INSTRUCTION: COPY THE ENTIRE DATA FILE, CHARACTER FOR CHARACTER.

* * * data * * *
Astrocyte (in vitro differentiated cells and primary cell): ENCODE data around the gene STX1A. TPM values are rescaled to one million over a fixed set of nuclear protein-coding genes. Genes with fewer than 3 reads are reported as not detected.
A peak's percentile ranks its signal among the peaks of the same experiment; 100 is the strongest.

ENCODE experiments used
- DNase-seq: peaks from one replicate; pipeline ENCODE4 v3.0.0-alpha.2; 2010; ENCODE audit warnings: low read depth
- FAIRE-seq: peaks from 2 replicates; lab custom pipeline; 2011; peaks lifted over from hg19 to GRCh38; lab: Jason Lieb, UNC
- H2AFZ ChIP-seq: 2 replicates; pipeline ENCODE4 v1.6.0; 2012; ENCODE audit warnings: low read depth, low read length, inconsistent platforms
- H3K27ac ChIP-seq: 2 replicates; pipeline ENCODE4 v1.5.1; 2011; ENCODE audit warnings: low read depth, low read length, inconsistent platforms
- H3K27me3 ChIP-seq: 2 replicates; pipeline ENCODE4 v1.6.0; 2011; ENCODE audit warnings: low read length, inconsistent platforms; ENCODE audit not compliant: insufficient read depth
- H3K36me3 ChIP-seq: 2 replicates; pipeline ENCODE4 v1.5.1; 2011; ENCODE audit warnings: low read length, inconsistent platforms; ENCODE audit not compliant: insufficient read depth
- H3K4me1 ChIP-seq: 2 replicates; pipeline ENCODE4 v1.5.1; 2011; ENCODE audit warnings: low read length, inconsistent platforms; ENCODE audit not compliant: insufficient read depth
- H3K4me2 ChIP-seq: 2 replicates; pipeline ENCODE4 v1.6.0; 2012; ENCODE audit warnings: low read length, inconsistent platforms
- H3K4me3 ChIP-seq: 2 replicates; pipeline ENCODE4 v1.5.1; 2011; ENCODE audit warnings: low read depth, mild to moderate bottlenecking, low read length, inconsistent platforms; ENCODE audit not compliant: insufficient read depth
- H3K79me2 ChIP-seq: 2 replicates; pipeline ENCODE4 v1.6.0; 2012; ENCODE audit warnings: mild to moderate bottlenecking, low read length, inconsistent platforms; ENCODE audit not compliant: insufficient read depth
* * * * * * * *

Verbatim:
Astrocyte (in vitro differentiated cells and primary cell): ENCODE data around the gene STX1A. TPM values are rescaled to one million over a fixed set of nuclear protein-coding genes. Genes with fewer than 3 reads are reported as not detected.
A peak's percentile ranks its signal among the peaks of the same experiment; 100 is the strongest.

ENCODE experiments used
- DNase-seq: peaks from one replicate; pipeline ENCODE4 v3.0.0-alpha.2; 2010; ENCODE audit warnings: low read depth
- FAIRE-seq: peaks from 2 replicates; lab custom pipeline; 2011; peaks lifted over from hg19 to GRCh38; lab: Jason Lieb, UNC
- H2AFZ ChIP-seq: 2 replicates; pipeline ENCODE4 v1.6.0; 2012; ENCODE audit warnings: low read depth, low read length, inconsistent platforms
- H3K27ac ChIP-seq: 2 replicates; pipeline ENCODE4 v1.5.1; 2011; ENCODE audit warnings: low read depth, low read length, inconsistent platforms
- H3K27me3 ChIP-seq: 2 replicates; pipeline ENCODE4 v1.6.0; 2011; ENCODE audit warnings: low read length, inconsistent platforms; ENCODE audit not compliant: insufficient read depth
- H3K36me3 ChIP-seq: 2 replicates; pipeline ENCODE4 v1.5.1; 2011; ENCODE audit warnings: low read length, inconsistent platforms; ENCODE audit not compliant: insufficient read depth
- H3K4me1 ChIP-seq: 2 replicates; pipeline ENCODE4 v1.5.1; 2011; ENCODE audit warnings: low read length, inconsistent platforms; ENCODE audit not compliant: insufficient read depth
- H3K4me2 ChIP-seq: 2 replicates; pipeline ENCODE4 v1.6.0; 2012; ENCODE audit warnings: low read length, inconsistent platforms
- H3K4me3 ChIP-seq: 2 replicates; pipeline ENCODE4 v1.5.1; 2011; ENCODE audit warnings: low read depth, mild to moderate bottlenecking, low read length, inconsistent platforms; ENCODE audit not compliant: insufficient read depth
- H3K79me2 ChIP-seq: 2 replicates; pipeline ENCODE4 v1.6.0; 2012; ENCODE audit warnings: mild to moderate bottlenecking, low read length, inconsistent platforms; ENCODE audit not compliant: insufficient read depth